Wisdom Principles of the Pentateuch

The Pentateuch (aka: Torah) tells a personal story of God setting up and leading His theocracy before their entrance into the promised land. What we can ascertain about studying these books is God’s undeniable redemptive nature that He shows to His people. These books also show a personal relationship that God makes with His people based on faith, justice, and obedience. If anything can be said about narratives in these five books is that God was very deliberate in His leading the “nation of priests”.

The Exodus story is one of deliverance and relationship. It shows God’s redemptive nature twice; once in deliverance from Egypt and another with the Golden Calf. Although God is setting up his Holy nation that will show all the nations that of the will of the true living God: Yahweh; He is also showing that nation His grace that results from His covenant with Moses.  “This self-description of Yahweh occurs several times in the Old Testament in a variety of forms. It stresses Yahweh’s grace and loves to forgive sins and to fellowship with his people.”[1] Exodus refers to Israel as God’s nation of priests:  “Now, therefore, if you will indeed obey my voice and keep my covenant, you shall be my treasured possession among all peoples, for all the earth is mine; and you shall be to me a kingdom of priests and a holy nation.’ These are the words that you shall speak to the people of Israel.” [2] This is reiterated in Deuteronomy: The Lord will establish you as a people holy to himself, as he has sworn to you if you keep the commandments of the Lord your God and walk in his ways.  And all the peoples of the earth shall see that you are called by the name of the Lord, and they shall be afraid of you.”[3] God is using the nation of Israel to spread God’s redemptive power of grace and justice to a world riddled with false worship and sin.

Leviticus through Numbers shows a special relationship that God has with humanity. This relationship is built on faith in Yahweh, obedience to His rules, and judgment set forth by God to man when faith and obedience are absent; “One function of this narrative is to fulfill the promise made to the Patriarchs that God would enter into a special relationship to them.”[4] The book of Leviticus sets up the parameters and laws about God and His people while the book of Numbers shows how those laws and parameters are acted upon.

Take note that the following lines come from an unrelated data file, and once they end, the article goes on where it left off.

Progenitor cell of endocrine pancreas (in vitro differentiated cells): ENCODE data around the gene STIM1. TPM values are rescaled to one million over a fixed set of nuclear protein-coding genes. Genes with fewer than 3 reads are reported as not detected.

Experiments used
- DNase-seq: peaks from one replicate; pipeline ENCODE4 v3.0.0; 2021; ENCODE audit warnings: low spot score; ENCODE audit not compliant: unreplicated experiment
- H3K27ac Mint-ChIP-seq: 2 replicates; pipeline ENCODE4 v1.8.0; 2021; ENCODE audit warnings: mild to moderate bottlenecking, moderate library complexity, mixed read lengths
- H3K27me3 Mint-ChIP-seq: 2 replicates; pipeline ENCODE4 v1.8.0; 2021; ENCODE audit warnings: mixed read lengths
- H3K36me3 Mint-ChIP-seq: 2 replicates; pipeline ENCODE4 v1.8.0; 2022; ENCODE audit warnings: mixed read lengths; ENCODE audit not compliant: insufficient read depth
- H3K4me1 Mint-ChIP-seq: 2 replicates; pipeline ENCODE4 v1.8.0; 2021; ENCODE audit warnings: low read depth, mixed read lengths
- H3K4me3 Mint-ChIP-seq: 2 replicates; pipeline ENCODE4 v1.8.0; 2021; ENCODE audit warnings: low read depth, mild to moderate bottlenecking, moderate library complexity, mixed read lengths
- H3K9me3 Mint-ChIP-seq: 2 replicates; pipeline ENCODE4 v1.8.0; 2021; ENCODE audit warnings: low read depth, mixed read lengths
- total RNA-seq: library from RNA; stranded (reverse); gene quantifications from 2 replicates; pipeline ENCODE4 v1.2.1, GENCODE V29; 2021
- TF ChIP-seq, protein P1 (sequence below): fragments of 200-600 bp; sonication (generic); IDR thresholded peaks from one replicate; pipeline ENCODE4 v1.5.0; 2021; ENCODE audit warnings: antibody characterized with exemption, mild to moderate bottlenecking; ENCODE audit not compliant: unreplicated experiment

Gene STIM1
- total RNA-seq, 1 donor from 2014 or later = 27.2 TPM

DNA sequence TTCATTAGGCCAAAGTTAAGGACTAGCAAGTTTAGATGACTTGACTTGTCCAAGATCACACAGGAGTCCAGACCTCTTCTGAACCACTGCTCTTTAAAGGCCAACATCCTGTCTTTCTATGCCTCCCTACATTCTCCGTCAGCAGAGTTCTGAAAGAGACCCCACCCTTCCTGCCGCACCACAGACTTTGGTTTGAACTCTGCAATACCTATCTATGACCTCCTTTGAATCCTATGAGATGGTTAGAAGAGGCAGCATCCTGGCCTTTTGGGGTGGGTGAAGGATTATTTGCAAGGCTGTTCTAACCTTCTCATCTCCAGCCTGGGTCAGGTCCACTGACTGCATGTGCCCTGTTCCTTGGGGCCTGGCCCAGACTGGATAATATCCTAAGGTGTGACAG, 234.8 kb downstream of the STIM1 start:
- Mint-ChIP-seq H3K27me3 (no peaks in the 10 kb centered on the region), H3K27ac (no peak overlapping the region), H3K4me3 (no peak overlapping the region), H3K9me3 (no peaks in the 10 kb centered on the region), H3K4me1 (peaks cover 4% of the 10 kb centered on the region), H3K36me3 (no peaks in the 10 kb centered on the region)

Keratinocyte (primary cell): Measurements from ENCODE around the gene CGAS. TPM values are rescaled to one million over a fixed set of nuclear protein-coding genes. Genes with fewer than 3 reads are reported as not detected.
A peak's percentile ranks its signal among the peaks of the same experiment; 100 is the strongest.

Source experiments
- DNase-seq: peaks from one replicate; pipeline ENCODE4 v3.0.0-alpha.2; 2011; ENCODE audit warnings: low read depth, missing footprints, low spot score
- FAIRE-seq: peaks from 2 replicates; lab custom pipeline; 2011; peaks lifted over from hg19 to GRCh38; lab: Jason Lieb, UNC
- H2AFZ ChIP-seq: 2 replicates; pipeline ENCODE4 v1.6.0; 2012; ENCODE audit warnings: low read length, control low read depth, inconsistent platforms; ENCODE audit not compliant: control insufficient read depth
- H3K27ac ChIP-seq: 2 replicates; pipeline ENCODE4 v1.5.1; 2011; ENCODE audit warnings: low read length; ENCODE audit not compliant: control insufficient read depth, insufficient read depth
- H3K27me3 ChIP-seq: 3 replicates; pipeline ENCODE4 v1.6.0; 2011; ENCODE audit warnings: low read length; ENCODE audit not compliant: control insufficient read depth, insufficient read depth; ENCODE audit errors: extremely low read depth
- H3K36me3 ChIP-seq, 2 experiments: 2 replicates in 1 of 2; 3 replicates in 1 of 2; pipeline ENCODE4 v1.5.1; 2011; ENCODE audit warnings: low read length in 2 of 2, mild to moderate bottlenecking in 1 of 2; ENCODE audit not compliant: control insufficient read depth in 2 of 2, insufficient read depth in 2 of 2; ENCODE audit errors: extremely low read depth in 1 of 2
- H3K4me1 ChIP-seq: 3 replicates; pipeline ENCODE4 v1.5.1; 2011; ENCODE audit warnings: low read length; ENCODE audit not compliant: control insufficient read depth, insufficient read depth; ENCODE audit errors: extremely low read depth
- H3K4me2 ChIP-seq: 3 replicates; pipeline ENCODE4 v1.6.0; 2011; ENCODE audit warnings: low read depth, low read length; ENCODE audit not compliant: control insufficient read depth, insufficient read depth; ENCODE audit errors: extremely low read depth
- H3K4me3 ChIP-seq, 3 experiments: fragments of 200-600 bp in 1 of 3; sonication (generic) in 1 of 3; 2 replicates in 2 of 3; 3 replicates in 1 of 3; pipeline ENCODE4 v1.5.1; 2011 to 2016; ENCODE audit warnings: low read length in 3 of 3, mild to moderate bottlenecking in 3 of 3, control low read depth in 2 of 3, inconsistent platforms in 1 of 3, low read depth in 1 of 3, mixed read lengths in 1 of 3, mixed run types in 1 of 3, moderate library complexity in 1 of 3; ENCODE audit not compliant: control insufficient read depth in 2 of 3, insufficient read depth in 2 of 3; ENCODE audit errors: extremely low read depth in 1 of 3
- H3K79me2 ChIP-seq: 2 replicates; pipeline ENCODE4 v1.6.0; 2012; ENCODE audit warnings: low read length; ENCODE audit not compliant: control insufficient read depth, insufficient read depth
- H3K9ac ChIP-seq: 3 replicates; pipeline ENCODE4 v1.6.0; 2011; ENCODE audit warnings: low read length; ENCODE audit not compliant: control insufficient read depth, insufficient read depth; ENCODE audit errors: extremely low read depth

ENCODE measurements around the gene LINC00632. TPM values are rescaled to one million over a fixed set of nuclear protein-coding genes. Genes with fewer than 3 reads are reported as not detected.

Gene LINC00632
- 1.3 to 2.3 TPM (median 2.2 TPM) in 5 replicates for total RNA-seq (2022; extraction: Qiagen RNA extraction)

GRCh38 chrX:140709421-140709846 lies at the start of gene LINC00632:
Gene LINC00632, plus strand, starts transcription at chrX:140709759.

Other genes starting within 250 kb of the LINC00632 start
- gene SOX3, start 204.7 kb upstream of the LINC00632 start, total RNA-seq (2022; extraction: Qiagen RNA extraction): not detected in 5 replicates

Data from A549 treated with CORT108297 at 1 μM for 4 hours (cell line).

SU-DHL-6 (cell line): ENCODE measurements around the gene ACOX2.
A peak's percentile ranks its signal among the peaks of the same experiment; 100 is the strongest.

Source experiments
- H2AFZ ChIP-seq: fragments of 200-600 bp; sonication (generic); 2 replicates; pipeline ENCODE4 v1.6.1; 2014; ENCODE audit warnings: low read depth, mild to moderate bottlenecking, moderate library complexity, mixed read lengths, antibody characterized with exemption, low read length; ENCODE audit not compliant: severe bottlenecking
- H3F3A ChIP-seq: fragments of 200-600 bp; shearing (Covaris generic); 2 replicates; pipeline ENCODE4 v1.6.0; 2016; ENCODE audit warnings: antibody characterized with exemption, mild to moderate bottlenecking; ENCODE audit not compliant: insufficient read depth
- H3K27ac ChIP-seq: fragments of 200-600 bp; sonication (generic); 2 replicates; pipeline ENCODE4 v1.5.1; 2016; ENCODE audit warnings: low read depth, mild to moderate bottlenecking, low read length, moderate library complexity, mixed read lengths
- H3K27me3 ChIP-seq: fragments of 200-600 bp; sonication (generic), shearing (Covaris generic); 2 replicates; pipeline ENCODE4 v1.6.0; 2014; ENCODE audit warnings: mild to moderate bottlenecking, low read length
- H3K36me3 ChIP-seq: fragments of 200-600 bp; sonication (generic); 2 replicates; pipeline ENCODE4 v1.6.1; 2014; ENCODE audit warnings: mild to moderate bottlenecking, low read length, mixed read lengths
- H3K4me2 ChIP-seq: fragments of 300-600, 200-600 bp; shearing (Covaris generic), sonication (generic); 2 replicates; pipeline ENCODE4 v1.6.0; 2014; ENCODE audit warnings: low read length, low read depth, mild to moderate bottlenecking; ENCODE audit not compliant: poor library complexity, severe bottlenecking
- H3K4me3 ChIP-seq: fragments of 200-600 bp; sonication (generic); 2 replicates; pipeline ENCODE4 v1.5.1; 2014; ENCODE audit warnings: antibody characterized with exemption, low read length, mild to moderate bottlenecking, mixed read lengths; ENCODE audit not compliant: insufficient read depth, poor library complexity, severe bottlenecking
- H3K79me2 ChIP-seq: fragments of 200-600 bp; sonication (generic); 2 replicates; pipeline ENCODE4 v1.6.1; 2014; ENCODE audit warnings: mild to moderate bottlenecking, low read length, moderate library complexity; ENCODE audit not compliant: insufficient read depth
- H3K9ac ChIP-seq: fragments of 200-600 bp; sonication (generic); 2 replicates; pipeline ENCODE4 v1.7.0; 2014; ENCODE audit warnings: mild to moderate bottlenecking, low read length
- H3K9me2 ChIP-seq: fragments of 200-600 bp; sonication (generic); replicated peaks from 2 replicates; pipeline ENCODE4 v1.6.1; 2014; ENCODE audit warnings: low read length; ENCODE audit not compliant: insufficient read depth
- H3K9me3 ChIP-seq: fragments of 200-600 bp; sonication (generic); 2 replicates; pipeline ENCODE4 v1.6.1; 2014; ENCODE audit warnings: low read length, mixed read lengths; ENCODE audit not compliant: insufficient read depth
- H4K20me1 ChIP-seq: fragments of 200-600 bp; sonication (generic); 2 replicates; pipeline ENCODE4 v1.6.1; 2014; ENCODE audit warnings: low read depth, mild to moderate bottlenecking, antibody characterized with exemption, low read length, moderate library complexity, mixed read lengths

The book of Deuteronomy is the bookend of the Pentateuch and sums up God’s will for the Nation of Israel. A particular principle within this great book can be found in the 29th – 30th chapters. The main principle to be gleaned from Deuteronomy 29-30 is that of strict obedience to Yahweh alone, one God above all. It is about faith in the one true God and his protection and reciprocal love to all those who believe. If you look closely at the word in 29: “It is not with you alone that I am making this sworn covenant, 15 but with whoever is standing here with us today before the Lord our God, and with whoever is not here with us today.”[5] This shows God’s covenant is generational and does not end with individual death. The descendants of who will eventually come later, as long as faith in one true God is adhered to. The key principle is faith and total commitment to God. This still is vastly understated in today’s world of part-time Christianity and pew warmers. God still insists on total allegiance to him and his sovereign rule over the earth. This allegiance is an extension of love and receives God’s love in return. Jacqueline Lapsley opines; “all agree that the obedience of vassals to their overlords, and of Israel to God in Deuteronomy, must be a total commitment (so accounting for Deut 6:5).”[6] This shows that God’s love is contingent on Israel’s commitment to its faith.

It is imperative to realize that God’s intention here is to fulfill his Edenic vision originated in the garden. This was to be done now through the Israelites and their strict adherence to this relationship is necessary for them to become this nation of priests. “Israel’s peculiar relationship with YHWH is accented, but without denying that YHWH has a decisive relationship with all that is outside and beyond Israel.”[7] Humanity’s relationship with God is distinct and personal but most importantly purposeful. We see this played out all through the Pentateuch, and beyond. Humans, faithful to Yahweh and in obedience to His will, are tasked to live a life of purpose.

Footnotes:

 [1] William Sanford La Sor, David Allan Hubbard, and Frederic William Bush, Old Testament Survey: The Message, Form, and Background of the Old Testament, 2nd ed. (Grand Rapids, MI: William B. Eerdmans Publishing Company, 1996), 78.

 [2] The Holy Bible: English Standard Version (Wheaton, IL: Crossway Bibles, 2016), Ex 19:5–6.

 [3] The Holy Bible: English Standard Version (Wheaton, IL: Crossway Bibles, 2016), Dt 28:9–10.

 [4] William Sanford La Sor, David Allan Hubbard, and Frederic William Bush, Old Testament Survey: The Message, Form, and Background of the Old Testament, 2nd ed. (Grand Rapids, MI: William B. Eerdmans Publishing Company, 1996), 81.

 [5] The Holy Bible: English Standard Version (Wheaton, IL: Crossway Bibles, 2016), Dt 29:14–15.

 [6] Jacqueline E. Lapsley, “Feeling Our Way: Love for God in Deuteronomy,” The Catholic Biblical Quarterly 65 (2003): 350-369.

 [7] Walter Brueggemann, Old Testament Theology: An Introduction (Nashville: Abingdon Press, 2010).

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